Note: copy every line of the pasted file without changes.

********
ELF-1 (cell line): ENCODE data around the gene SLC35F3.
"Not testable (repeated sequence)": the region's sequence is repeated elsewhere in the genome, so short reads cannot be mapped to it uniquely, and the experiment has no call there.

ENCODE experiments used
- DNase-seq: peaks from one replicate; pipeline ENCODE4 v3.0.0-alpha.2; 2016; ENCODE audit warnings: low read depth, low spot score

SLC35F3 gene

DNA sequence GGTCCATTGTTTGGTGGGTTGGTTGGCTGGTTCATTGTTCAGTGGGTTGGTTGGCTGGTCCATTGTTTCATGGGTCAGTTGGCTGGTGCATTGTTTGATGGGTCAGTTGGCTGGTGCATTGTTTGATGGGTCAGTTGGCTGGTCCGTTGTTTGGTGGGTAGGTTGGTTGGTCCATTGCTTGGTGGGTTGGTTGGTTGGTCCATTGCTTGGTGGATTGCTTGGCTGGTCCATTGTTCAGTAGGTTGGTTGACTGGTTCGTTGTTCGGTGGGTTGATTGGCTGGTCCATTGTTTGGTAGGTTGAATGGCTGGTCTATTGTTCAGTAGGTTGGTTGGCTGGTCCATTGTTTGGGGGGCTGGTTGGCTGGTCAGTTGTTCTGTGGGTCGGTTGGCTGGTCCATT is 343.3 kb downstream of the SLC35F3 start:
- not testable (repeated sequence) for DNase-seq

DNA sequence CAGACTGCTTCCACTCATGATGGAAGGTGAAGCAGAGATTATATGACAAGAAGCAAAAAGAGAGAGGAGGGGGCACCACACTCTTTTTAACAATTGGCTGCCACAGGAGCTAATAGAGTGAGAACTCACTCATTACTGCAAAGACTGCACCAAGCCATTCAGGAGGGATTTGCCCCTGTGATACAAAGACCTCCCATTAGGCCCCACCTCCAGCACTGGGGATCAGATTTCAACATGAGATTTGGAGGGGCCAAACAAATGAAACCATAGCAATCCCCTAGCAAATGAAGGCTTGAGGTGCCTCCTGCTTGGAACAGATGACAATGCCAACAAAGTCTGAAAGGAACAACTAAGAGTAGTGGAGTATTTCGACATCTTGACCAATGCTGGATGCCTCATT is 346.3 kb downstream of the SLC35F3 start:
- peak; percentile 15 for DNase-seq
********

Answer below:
ELF-1 (cell line): ENCODE data around the gene SLC35F3.
"Not testable (repeated sequence)": the region's sequence is repeated elsewhere in the genome, so short reads cannot be mapped to it uniquely, and the experiment has no call there.

ENCODE experiments used
- DNase-seq: peaks from one replicate; pipeline ENCODE4 v3.0.0-alpha.2; 2016; ENCODE audit warnings: low read depth, low spot score

SLC35F3 gene

DNA sequence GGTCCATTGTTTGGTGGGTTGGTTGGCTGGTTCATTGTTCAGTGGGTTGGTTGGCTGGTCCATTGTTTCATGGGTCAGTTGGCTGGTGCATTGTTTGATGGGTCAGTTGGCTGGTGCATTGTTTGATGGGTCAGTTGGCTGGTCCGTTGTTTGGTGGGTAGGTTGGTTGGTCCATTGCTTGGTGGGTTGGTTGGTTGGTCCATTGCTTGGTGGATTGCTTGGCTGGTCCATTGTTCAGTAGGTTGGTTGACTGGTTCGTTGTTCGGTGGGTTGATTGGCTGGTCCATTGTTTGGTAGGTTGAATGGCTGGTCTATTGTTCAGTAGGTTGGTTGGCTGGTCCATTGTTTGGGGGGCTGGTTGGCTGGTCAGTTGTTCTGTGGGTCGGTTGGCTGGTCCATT is 343.3 kb downstream of the SLC35F3 start:
- not testable (repeated sequence) for DNase-seq

DNA sequence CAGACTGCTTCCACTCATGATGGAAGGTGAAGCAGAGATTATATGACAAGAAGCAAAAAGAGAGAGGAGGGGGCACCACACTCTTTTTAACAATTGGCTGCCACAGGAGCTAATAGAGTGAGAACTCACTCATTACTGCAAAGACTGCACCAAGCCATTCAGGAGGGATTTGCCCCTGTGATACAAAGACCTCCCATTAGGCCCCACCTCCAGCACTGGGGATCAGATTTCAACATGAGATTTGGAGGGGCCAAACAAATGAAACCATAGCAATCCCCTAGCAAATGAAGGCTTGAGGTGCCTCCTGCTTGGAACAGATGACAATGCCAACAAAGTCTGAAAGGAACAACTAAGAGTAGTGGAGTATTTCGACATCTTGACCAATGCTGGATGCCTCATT is 346.3 kb downstream of the SLC35F3 start:
- peak; percentile 15 for DNase-seq